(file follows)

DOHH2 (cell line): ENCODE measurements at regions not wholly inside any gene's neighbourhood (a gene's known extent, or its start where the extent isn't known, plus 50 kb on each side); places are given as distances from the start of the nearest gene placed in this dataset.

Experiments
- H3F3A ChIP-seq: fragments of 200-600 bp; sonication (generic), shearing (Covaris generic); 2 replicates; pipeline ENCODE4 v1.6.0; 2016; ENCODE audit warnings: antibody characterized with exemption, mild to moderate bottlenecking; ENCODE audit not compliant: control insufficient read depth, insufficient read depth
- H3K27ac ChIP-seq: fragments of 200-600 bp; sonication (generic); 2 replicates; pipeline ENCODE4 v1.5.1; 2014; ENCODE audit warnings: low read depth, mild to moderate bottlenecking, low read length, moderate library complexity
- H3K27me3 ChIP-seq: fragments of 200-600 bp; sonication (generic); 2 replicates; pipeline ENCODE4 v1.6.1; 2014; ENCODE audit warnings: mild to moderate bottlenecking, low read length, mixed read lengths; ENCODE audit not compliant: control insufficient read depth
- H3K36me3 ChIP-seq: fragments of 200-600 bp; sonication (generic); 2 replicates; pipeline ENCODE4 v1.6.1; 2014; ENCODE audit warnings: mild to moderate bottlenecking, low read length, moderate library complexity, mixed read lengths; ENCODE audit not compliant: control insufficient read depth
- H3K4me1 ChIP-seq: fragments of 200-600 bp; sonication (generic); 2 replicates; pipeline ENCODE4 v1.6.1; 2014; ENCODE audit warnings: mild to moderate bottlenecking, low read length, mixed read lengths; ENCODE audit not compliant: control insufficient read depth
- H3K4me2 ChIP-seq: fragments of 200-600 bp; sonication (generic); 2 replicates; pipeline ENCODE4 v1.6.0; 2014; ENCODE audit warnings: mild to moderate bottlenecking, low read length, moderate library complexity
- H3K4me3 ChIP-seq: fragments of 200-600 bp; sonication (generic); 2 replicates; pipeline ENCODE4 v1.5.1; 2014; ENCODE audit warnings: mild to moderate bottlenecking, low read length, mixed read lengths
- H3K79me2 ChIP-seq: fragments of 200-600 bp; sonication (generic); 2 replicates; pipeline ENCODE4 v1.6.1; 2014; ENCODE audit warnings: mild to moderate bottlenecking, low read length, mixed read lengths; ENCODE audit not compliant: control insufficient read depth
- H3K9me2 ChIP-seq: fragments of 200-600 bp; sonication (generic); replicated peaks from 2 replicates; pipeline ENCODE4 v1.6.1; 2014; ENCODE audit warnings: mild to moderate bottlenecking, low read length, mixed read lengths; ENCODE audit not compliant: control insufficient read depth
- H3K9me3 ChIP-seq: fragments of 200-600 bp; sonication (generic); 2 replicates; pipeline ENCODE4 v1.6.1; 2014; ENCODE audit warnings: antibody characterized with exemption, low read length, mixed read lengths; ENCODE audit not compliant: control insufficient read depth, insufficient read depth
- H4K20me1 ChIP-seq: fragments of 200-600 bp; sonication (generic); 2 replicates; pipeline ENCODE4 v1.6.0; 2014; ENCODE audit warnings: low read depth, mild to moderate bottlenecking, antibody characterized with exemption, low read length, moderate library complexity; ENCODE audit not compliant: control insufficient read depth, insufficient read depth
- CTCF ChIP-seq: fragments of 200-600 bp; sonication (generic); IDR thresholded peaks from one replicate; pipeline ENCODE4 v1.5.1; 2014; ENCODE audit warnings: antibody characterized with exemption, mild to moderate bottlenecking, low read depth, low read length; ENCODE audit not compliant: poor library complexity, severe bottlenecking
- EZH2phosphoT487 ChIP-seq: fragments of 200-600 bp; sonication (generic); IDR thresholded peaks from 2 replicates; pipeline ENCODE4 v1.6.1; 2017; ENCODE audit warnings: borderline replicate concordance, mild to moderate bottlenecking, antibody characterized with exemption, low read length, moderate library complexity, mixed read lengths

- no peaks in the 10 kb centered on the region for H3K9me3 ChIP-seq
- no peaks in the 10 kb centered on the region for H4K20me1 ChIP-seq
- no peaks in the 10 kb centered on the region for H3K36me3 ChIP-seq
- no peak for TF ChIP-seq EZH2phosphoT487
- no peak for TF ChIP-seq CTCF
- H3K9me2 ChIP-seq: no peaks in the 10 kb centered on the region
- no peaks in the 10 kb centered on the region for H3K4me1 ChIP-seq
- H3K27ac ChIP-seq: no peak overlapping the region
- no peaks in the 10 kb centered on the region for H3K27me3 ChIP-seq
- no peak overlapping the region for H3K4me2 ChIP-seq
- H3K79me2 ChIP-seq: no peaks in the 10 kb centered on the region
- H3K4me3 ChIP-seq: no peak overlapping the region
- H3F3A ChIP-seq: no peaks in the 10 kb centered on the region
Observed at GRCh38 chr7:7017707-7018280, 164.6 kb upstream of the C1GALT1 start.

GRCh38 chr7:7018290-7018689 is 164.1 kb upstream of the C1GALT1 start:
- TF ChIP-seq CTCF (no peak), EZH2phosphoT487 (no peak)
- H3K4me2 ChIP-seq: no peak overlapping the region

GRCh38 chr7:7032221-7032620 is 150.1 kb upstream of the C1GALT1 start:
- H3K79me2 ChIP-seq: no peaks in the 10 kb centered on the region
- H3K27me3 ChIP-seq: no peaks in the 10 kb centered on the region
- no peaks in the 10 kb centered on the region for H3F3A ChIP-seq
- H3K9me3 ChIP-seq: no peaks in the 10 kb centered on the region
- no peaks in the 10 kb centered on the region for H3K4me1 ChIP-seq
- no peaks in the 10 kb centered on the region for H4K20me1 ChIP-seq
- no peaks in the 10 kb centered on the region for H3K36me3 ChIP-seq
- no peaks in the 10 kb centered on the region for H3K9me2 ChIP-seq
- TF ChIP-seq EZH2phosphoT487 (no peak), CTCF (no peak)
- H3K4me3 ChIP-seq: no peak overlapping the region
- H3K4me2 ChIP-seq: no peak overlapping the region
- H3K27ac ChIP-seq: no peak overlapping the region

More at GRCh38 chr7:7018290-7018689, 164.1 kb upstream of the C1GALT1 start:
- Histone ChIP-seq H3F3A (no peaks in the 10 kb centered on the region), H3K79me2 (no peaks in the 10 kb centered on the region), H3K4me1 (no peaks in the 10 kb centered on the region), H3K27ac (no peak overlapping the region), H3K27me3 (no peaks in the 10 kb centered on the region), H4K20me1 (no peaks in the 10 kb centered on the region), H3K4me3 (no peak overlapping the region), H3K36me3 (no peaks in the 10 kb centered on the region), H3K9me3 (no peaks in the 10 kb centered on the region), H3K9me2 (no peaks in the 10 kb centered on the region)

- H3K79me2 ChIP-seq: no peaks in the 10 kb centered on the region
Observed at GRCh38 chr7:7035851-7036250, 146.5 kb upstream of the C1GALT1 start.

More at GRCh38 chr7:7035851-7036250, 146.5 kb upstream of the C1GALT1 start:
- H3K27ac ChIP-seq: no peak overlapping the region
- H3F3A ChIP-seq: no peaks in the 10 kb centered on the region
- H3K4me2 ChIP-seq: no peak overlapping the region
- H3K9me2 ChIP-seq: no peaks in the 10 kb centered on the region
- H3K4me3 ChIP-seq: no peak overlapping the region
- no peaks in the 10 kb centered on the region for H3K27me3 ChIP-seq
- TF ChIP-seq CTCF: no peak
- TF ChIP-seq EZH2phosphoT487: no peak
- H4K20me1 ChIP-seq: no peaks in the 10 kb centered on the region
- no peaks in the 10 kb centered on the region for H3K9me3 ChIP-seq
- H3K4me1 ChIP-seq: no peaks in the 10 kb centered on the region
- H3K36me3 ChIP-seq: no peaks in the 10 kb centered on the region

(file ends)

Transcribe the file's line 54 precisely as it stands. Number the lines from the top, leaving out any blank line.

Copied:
- H3K9me2 ChIP-seq: no peaks in the 10 kb centered on the region